The Hartford Courant reports on how Professor of Psychology John Seamon became intrigued by a feat of memory achieved by local resident John Basinger, who decided in the late 1990s to celebrate the coming of the millennium by memorizing a poem – one that was more than 60,000 words long: John Milton’s Paradise Lost. Seamon, who is also a professor of neuroscience and behavior, studies memory and recall, among other subjects. He was amazed at Basinger’s ability to learn and recite the entire 12-book epic poem verbatim. He knew other researchers would be intrigued, as well, and Basinger agreed to sit for a battery of tests and queries. Basinger, a retired local educator, said that he committed the poem to memory an hour a day while working out at a local gym. He needed somewhere between “3,000 to 4000 hours” to get Paradise Lost completely memorized.

Basinger is the husband of Jeanine Basinger, Chair and Corwin Fuller Professor of Film Studies.

Peters’ Fellowship Appointment Focuses on Terrorism

Anne Peters, assistant professor of government. (Photo by Claire Seo-In Choi)

Anne Mariel Peters, assistant professor of government, has been selected as a 2010-2011 Academic Fellow with the Foundation for the Defense of Democracies (FDD) in Washington, D.C. As an FDD fellow, Peters will participate in an intensive course on terrorism and counterterrorism at the University of Tel Aviv from May 30 to June 9. The course examines terrorism from a variety of political, academic, and law enforcement perspectives. It also includes site visits to Israeli security installations and border zones, as well as meetings with Israeli, Jordanian, Turkish and Indian officials.

Peters’ expertise is in the political economies of the Middle East. She is interested in how international resource transfers, such as foreign aid, natural resource revenues, and worker remittances, affect the strength of state institutions, the pace and scope of economic reforms, and authoritarian durability. Her book manuscript, titled Special Relationships, Dollars, and Development, considers how the size and composition of authoritarian regime coalitions in Egypt, Jordan, South Korea, and Taiwan determined whether or not US foreign aid was used for long-term economic development or short-term patronage.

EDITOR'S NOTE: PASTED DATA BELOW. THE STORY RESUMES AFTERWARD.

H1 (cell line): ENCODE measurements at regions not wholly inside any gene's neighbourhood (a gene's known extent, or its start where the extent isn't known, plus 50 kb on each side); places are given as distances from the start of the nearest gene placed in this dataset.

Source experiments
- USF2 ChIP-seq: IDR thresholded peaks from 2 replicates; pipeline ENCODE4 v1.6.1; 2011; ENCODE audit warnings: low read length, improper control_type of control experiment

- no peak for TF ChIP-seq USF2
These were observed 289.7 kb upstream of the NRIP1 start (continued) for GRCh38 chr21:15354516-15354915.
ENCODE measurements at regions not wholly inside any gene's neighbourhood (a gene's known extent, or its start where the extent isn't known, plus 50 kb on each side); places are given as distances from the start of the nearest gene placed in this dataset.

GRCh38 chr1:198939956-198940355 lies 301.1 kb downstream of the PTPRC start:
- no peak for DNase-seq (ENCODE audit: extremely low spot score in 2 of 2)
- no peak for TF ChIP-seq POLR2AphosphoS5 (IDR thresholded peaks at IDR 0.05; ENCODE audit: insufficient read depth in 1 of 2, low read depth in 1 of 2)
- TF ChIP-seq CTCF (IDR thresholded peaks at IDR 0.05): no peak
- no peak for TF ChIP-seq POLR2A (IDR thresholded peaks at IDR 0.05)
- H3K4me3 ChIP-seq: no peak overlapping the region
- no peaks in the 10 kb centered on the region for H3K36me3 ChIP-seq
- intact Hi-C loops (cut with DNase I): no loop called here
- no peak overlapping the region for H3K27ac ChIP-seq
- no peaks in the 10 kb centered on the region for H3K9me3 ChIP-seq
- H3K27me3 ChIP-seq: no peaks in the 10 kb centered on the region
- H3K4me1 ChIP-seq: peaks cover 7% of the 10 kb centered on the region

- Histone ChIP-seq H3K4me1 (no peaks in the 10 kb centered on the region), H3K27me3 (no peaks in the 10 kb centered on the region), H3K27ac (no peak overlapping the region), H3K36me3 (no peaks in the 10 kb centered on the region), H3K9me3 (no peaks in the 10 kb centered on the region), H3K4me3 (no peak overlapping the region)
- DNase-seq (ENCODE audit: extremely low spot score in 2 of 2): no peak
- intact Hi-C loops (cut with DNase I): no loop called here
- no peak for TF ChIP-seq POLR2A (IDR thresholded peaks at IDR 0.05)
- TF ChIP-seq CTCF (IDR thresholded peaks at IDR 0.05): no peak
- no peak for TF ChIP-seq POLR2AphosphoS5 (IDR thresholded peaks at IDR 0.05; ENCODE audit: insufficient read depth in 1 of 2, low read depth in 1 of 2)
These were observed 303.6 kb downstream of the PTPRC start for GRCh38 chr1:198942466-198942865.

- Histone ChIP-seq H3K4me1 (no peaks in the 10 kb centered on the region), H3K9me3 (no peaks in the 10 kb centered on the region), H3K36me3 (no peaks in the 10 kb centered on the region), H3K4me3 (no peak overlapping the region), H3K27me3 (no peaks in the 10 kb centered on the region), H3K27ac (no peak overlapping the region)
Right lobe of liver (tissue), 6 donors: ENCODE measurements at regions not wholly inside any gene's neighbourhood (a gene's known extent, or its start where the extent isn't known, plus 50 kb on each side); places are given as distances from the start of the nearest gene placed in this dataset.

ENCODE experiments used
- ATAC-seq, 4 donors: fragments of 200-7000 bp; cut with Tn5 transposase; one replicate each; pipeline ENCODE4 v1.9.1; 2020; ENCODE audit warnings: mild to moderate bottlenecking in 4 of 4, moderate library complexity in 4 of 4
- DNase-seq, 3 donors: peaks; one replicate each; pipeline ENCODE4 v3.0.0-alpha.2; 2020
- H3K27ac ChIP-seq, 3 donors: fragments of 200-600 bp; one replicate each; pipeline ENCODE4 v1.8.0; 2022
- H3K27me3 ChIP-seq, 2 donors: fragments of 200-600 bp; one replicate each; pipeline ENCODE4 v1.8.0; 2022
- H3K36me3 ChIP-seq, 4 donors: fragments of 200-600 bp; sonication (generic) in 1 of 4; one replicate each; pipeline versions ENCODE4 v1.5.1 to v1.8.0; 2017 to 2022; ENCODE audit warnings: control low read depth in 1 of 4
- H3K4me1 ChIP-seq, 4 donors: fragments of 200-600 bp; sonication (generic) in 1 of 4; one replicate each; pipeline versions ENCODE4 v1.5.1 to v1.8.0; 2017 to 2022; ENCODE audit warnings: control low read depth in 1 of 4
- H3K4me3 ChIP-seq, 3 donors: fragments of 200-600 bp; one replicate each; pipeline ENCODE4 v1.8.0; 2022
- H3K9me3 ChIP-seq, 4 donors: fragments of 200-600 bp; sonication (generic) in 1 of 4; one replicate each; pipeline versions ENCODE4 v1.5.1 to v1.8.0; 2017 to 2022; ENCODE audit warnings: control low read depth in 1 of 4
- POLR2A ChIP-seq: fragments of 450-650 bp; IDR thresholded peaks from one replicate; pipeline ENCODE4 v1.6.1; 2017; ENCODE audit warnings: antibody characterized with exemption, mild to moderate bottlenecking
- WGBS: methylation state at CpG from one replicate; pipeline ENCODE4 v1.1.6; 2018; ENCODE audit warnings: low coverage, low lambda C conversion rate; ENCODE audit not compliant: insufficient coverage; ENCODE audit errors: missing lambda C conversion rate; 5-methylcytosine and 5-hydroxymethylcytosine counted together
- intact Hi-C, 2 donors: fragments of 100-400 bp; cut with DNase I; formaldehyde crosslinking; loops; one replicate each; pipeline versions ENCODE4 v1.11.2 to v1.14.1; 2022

Although her courses substantially address Middle Eastern political economies, Peters aims to provide students with broad exposure to other key issues in the region. This includes units on violent and nonviolent social movements, terrorism, and counterterrorism.

“When I teach courses on the comparative politics

Swinehart on Munson’s Debut ‘November Criminals’

In The Chicago Tribune, Kirk Swinehart, assistant professor of history, reviews November Criminals, the anticipated debut novel by Sam Munson. The book is told from the perspective of Addison Schacht, an intelligent high school senior who is “a motherless crackerjack Latin student and smalltime pot dealer from ‘a tree-heavy upper-middle-class neighborhood in Washington, D.C.’ ” By the way, Schacht also wants to go to college and is working on his application essay, which focuses on the question: “What are your best and worst qualities?.” Munson takes the set-up and creates, according to Swinehart, “one of the funniest, most heartfelt novels in recent memory—a book every bit as worthy of Mark Twain and J. D. Salinger—about the goodwill and decency that sometimes shrouds itself in adolescent vulgarity and swagger.”